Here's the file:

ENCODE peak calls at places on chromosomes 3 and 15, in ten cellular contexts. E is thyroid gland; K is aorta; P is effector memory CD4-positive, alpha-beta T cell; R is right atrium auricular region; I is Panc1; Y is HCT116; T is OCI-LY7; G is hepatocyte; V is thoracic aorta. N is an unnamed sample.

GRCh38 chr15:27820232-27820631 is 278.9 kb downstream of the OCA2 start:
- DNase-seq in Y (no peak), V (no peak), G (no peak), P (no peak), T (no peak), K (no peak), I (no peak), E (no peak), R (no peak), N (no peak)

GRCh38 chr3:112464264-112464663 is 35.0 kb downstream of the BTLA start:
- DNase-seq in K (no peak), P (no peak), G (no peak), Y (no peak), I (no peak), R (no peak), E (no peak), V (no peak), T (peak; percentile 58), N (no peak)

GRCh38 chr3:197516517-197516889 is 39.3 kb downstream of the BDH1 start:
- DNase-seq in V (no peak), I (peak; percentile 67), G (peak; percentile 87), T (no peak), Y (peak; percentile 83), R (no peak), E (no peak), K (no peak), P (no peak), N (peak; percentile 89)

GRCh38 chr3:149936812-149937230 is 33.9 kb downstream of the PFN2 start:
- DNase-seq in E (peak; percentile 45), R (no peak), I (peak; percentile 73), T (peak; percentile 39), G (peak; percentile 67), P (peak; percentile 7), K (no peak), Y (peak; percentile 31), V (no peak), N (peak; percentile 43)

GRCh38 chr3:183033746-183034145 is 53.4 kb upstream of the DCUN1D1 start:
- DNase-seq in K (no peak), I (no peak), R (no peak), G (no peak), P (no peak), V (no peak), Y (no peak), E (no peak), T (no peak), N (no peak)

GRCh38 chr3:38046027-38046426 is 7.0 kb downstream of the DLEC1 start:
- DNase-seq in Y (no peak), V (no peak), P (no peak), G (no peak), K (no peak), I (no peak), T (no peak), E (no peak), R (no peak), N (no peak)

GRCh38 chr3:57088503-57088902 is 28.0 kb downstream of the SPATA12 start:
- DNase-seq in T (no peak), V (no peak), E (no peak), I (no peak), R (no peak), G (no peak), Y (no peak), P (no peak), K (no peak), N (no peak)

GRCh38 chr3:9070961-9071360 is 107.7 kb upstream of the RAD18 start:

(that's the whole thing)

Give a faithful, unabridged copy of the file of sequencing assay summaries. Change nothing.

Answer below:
ENCODE peak calls at places on chromosomes 3 and 15, in ten cellular contexts. E is thyroid gland; K is aorta; P is effector memory CD4-positive, alpha-beta T cell; R is right atrium auricular region; I is Panc1; Y is HCT116; T is OCI-LY7; G is hepatocyte; V is thoracic aorta. N is an unnamed sample.

GRCh38 chr15:27820232-27820631 is 278.9 kb downstream of the OCA2 start:
- DNase-seq in Y (no peak), V (no peak), G (no peak), P (no peak), T (no peak), K (no peak), I (no peak), E (no peak), R (no peak), N (no peak)

GRCh38 chr3:112464264-112464663 is 35.0 kb downstream of the BTLA start:
- DNase-seq in K (no peak), P (no peak), G (no peak), Y (no peak), I (no peak), R (no peak), E (no peak), V (no peak), T (peak; percentile 58), N (no peak)

GRCh38 chr3:197516517-197516889 is 39.3 kb downstream of the BDH1 start:
- DNase-seq in V (no peak), I (peak; percentile 67), G (peak; percentile 87), T (no peak), Y (peak; percentile 83), R (no peak), E (no peak), K (no peak), P (no peak), N (peak; percentile 89)

GRCh38 chr3:149936812-149937230 is 33.9 kb downstream of the PFN2 start:
- DNase-seq in E (peak; percentile 45), R (no peak), I (peak; percentile 73), T (peak; percentile 39), G (peak; percentile 67), P (peak; percentile 7), K (no peak), Y (peak; percentile 31), V (no peak), N (peak; percentile 43)

GRCh38 chr3:183033746-183034145 is 53.4 kb upstream of the DCUN1D1 start:
- DNase-seq in K (no peak), I (no peak), R (no peak), G (no peak), P (no peak), V (no peak), Y (no peak), E (no peak), T (no peak), N (no peak)

GRCh38 chr3:38046027-38046426 is 7.0 kb downstream of the DLEC1 start:
- DNase-seq in Y (no peak), V (no peak), P (no peak), G (no peak), K (no peak), I (no peak), T (no peak), E (no peak), R (no peak), N (no peak)

GRCh38 chr3:57088503-57088902 is 28.0 kb downstream of the SPATA12 start:
- DNase-seq in T (no peak), V (no peak), E (no peak), I (no peak), R (no peak), G (no peak), Y (no peak), P (no peak), K (no peak), N (no peak)

GRCh38 chr3:9070961-9071360 is 107.7 kb upstream of the RAD18 start: